Metaphase chromosome spreads were prepared from a bull's peripheral blood sample cultivated in RPMI1640 (Invitrogen Canada Inc.) containing 10% FBS (Invitrogen Canada Inc.), 2% L-Glutamine (Sigma-Aldrich), 1% PenStrep (Invitrogen Canada Inc.), 1.5% Phytohemagglutinin (Invitrogen Canada Inc.) for 3 days. KaryoMax Colcemid (0.025 µg/ml, Invitrogen Canada Inc.) was added to the culture for the last 45 minutes. Slides were prepared from the hypotonized and MeOH/AcOH (3/1) fixed suspensions according to standard cytogenetic techniques and aged a minimum of 3 days before using for FISH. Three different biotinilated hybridization probes were prepared by PCR. The resulting PCR product were sequenced to confirm specificity of the primers. Primers were designed to anneal at the borders of both exons and were used in different combinations to amplify the whole HSFY gene (HSFY-E1F/HSFY-E2R) or exon1 (HSFY-E1F/HSFY-E1R) or exon 2 (HSFY-E2F/HSFY-E2R) selectively (Figure 1, Table 1). PCR mixes contained 80 ng bull genomic DNA, 2.5 Units AmpliTaq Gold DNA Polymerase (Applied Biosystems), 1×PCR Buffer II, 1.5 mM MgCl2, 200 µM each dATP, dCTP, dGTP, 133 µM dTTP, 67 µM biotin-11-dUTP (Metkinen) and 0.5 µM of each primer. For the primer sets that amplified the whole HSFY gene (HSFY-E1F/HSFY-E2R), the PCR mixture underwent the following thermal profile: 95°C, 10 min; 30×(94°C, 45 sec; 65°C, 45 sec; 72°C, 105 sec), 72°C, 10 min. For the other two primer sets which amplified exon 1(HSFY-E1F/HSFY-E1R) and exon 2 (HSFY-E2F/HSFY-E2R) the PCR mixture underwent the following thermal profile: 95°C, 10 min; 30×(94°C, 45 sec; 58°C, 45 sec; 72°C, 45 sec), 72°C, 10 min. All PCR reactions were performed with a MJ Research PTC-200 Thermo Cycler. 6 µl PCR product was added to the hybridization mixture, composed of 50% (v/v) formamide (Fisher), 10% (w/v) dextran-sulphate (Sigma-Aldrich), 2×SSC and denatured at 72°C for 10 min before applying to the slide.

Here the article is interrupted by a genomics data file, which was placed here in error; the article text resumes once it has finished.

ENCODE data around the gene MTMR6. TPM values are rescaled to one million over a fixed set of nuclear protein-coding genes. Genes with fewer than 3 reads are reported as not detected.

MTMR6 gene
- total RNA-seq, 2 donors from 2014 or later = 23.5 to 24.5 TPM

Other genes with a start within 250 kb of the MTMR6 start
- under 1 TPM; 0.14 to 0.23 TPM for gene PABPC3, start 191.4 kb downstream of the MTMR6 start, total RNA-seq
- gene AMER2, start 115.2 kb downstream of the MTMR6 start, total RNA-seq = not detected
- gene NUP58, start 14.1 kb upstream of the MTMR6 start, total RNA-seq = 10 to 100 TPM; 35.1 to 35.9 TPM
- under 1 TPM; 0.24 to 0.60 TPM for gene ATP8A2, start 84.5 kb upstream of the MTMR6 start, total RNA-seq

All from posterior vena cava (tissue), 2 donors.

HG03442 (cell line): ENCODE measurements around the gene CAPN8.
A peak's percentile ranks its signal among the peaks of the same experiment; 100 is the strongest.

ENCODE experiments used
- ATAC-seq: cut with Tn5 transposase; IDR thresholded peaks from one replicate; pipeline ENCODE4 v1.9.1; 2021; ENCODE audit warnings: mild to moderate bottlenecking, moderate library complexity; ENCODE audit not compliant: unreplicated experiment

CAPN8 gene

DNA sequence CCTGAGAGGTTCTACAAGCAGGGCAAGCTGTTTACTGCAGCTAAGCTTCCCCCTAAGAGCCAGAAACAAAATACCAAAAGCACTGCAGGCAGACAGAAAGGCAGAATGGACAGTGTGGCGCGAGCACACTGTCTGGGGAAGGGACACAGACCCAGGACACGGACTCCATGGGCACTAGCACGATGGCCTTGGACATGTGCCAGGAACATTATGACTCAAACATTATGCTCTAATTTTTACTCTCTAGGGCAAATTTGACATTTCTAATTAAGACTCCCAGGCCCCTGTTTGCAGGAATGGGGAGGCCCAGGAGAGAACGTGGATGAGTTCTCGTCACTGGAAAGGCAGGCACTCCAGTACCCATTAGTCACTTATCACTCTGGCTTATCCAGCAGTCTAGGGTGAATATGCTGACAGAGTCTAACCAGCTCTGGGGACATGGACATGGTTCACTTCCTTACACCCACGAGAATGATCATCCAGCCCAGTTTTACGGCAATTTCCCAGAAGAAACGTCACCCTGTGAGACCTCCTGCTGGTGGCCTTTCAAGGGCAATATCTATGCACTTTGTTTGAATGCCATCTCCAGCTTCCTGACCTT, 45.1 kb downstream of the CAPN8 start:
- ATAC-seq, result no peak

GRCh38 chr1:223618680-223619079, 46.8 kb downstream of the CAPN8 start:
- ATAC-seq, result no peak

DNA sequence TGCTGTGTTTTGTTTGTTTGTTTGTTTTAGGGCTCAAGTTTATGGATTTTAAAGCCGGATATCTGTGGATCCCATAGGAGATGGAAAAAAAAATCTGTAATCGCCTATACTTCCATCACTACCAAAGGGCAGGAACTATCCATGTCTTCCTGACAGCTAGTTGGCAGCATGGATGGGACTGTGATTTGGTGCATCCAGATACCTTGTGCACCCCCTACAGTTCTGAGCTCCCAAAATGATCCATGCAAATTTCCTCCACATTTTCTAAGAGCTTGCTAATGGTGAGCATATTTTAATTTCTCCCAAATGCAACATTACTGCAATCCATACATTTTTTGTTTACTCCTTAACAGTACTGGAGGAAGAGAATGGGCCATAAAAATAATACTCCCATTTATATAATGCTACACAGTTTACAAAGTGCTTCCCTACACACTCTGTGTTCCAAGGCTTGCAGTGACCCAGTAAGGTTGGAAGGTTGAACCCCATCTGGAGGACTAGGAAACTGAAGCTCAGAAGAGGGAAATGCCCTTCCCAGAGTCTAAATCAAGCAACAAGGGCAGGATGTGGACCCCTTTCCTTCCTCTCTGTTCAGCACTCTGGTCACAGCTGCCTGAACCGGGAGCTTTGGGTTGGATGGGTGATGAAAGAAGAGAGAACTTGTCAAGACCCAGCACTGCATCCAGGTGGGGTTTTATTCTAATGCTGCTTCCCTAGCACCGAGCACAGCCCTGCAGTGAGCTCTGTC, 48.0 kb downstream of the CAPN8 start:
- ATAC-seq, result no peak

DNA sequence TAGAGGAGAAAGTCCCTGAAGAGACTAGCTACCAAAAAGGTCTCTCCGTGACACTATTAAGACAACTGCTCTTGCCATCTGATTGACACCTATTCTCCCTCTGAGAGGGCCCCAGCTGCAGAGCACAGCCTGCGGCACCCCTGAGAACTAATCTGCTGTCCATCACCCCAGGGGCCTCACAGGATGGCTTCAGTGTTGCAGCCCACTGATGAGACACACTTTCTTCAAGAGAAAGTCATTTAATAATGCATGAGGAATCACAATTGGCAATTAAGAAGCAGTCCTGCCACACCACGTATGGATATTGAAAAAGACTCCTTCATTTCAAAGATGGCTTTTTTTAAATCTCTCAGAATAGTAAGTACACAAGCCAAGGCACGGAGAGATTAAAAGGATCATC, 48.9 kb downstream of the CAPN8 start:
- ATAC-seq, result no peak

The FISH experiments were performed with standard protocols, briefly: slides were treated with pepsin, dehydrated in ethanol series, denatured at 72°C for 1 minute in 70% formamide (Fisher)/2×SSC, then quenched in ice-cold ethanol. Hybridization occurred at 37°C overnight, followed by 5 minute washes in 2×SSC, 0.2×SSC twice at 37°C and PBS/0.5% Tween 20 at room temperature. Biotinylated signals were visualized by a single layer of FITC-avidin (Vector, 1[ratio]400 in PBS/0.5% Blocking Reagent, (Roche)) incubated for 30 minutes at 37°C and washed by 3×(PBS/0.5% Tween 20) at room temperature. Chromosomes were counterstained with DAPI (Sigma-Aldrich) and slides were mounted with Vectashield (Vector). Images were captured using a Leica DM5500B fluorescence microscope (Leica), equipped with a Retiga Exi Fast (QImaging) cooled digital camera.

Results

HSFY sequencing

A comprehensive search of the NCBI website revealed a bovine HSFY ortholog, HSFY2 (Entrez Gene ID: 767933). The genomic sequence of this gene was published as part of the bovine genome project (based on Btau_4.2; NW_001498001.1) and derived from the Hereford breed of cattle [22]. The complete mRNA coding sequence (NM_001077006.1) and predicted protein sequence (NP_001070474.1) were also available for Hereford cattle in the database.